India’s Development Challenge
Enrolment in primary schools plunges 2.6 million in 2 years
1. It is a lesson in misplaced enthusiasm. While the Centre has been busy tom-tomming its efforts to send more children to school, enrolment in primary classes across the country has, in actuality, dropped since 2007. Between 2008-09 and 2009-10, enrolment in classes I to IV in Indian schools dropped by over 2.6 million.
The biggest setback was witnessed in Uttar Pradesh, where admissions plummeted by over a million in the last two years, according to the latest data released by the ministry of human resource development.
Thousands of students, including girls, from hundreds of villages in the district have to cover a distance of over five kilometres to reach their primary and secondary schools.
2. As per the records of education department, the girls of 381 villages have to cover a distance of more than five kilometres to get education of upper primary level while the girls of 963 villages cover this distance to get secondary-level education.
Schools still remain distant for girls
The records state that 1,062 villages have primary schools while the kids of 109 villages have to cover a distance of 1-3 km to reach their primary schools.
The girls of 320 villages and boys of 198 villages travel 3-5 km to reach upper primary schools.
'Only 12 of 100 kids in civic schools reach Std X'
The Centre may have implemented the Right to Education Act, aiming for a 100% literacy rate in the country, but the ground reality in the state is rather disheartening.
According to a survey conducted by a non-government organization, of every 100 students admitted to a municipality school, only 12 reach Std X. Clubbed with the high dropout rates, the educational course in civic schools is also highlighted with the abysmally low pass percentage.
"Every year, the Bombay Municipal Corporation spends around Rs 40,000 on each student. Still, 15 of the 24 wards in the city showed an alarming rise in the number of students who have dropped out of school this year," said Nitai Mehta, founder and trustee of Praja Foundation that conducted the survey over the past three years. "What about the development of these children?"
"One of the major problems lies in the fact that most BMC schools are only till Std VII. Almost 1,242 such schools exist in Mumbai as compared to 42 schools which have classes till X. As a result, most of the children do not study beyond that level," his is another reason why students drop out of schools after class VII," said panelist Farida Lambay, founder of NGO Pratham.
Rural kids voice their disappointment over lack of schools in their vicinity
CHENNAI: B Nagaraj (12) and P Munniaraj (11) saw trains for the first time on Sunday. As the first members of their families to journey beyond their home in Gulati village deep in the reserve forest at Denkanikottai in Krishnagiri district, both boys are here on a mission: to talk about how the lack of infrastructure in their village makes it impossible for them to attend school.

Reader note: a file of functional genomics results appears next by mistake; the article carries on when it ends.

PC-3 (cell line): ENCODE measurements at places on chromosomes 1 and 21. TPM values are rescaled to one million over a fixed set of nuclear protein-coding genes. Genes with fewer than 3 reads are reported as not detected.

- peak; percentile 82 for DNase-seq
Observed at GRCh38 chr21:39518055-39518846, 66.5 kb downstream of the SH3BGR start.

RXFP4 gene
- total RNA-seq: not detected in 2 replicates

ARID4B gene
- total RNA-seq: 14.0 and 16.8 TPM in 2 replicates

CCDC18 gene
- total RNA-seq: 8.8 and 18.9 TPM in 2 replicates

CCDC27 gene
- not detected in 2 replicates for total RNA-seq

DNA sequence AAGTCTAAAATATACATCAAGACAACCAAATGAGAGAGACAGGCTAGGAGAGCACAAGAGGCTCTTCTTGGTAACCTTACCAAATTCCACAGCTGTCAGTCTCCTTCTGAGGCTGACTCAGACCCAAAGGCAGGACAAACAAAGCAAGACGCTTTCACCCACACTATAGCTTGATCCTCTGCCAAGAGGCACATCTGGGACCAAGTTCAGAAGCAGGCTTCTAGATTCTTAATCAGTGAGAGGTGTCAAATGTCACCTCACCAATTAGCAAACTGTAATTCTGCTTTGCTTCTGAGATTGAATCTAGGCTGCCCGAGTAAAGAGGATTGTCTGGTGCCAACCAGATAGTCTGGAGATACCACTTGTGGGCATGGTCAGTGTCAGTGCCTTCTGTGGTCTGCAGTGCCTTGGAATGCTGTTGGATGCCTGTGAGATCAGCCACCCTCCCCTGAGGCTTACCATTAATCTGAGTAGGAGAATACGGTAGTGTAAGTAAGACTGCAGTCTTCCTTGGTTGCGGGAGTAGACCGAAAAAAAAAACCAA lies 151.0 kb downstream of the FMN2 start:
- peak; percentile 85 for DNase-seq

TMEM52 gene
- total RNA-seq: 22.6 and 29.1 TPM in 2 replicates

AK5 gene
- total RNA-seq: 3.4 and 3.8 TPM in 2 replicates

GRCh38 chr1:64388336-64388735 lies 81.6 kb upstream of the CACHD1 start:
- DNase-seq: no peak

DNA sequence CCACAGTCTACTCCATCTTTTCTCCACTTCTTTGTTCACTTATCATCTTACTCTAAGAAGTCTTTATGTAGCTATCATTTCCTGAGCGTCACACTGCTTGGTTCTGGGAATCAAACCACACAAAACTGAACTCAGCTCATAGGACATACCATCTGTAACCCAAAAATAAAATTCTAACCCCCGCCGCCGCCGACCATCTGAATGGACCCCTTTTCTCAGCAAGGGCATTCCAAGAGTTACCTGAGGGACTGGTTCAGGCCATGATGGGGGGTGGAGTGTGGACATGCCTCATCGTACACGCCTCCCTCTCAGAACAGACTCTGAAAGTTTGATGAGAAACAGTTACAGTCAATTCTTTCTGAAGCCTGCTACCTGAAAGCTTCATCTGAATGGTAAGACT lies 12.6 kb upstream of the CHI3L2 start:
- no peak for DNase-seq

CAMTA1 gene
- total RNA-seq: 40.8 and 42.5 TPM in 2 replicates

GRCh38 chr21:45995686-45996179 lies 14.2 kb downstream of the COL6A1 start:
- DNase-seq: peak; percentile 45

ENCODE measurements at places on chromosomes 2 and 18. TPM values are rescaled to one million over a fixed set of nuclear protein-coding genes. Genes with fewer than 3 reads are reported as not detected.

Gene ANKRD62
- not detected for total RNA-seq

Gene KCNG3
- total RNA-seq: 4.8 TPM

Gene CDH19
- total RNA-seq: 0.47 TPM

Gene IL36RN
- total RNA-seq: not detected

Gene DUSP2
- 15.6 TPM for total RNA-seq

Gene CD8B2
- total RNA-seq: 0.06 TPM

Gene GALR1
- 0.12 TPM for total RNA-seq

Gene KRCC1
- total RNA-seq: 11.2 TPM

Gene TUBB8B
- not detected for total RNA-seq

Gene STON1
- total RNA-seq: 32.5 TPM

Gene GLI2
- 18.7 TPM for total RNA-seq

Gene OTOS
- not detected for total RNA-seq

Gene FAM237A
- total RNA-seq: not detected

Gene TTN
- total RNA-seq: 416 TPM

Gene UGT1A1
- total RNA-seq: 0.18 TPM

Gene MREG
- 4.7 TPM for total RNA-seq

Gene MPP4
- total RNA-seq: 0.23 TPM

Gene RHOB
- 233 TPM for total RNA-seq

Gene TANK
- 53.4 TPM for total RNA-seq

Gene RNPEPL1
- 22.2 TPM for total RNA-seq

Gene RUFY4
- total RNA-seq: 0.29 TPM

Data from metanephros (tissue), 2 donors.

Twelve-year-olds N Nagavijay and M Pandian from Thovakudu village in Ramanathapuram and Mandavaikuppam village in Villupuram respectively travel a distance of six km and eight km each to reach school everyday. While Nagavijay dropped out last year because of the distance, activists convinced him to go back this year. "It is unbearably hot during the summer and inconvenient for us to walk six km during the rain with our bags on our backs. I go to school because my parents say I need to work hard and study, become successful and serve my land when I grow up," he said.
Until class V, P Chitra (15), from Kadamanravu village in Kodaikanal district, attended a state-run residential Adi Dravidar school which operated out of a group house where teachers would come in for an hour. "I dropped out for a year and was admitted to class VI at a higher secondary school 35 km away from my village. While children my age were in classes VIII and IX by then, I was stuck in a lower class. I could not cope with the lessons. Also, the food served in the afternoon would have worms in it, so I dropped out," she said.
Only 57 per cent children going to school: RTE Act report
The euphoria over the spurt in India's literacy figures has all but overshadowed the poor progress of the Right to Education (RTE) Act in its first year.The landmark law, mandating free and compulsory education for all children, was enforced from April 1 last year.
But a reality check shows that even as the gross enrolment ratio is an astounding 98 per cent at the primary school level, actual attendance of students in schools is far lower.Another area of concern is the large number of "out of school" children. Government data shows that at present, over 81.5 lakh children don't go to school and are a difficult segment to reach out to.
Educationist Vinod Raina, who was involved in the drafting of the RTE Act, said: "While the gross enrolment ratio stands at 98 per cent, attendance in schools is only about 57 per cent. A lot needs to be done if children are to be actually put into school.
"Kapil Sibal focuses on bringing GER to 30%
Gross Enrolment Ratio (GER) in higher education which is presently hovering at a mere 13%, a whole 10% below the world average.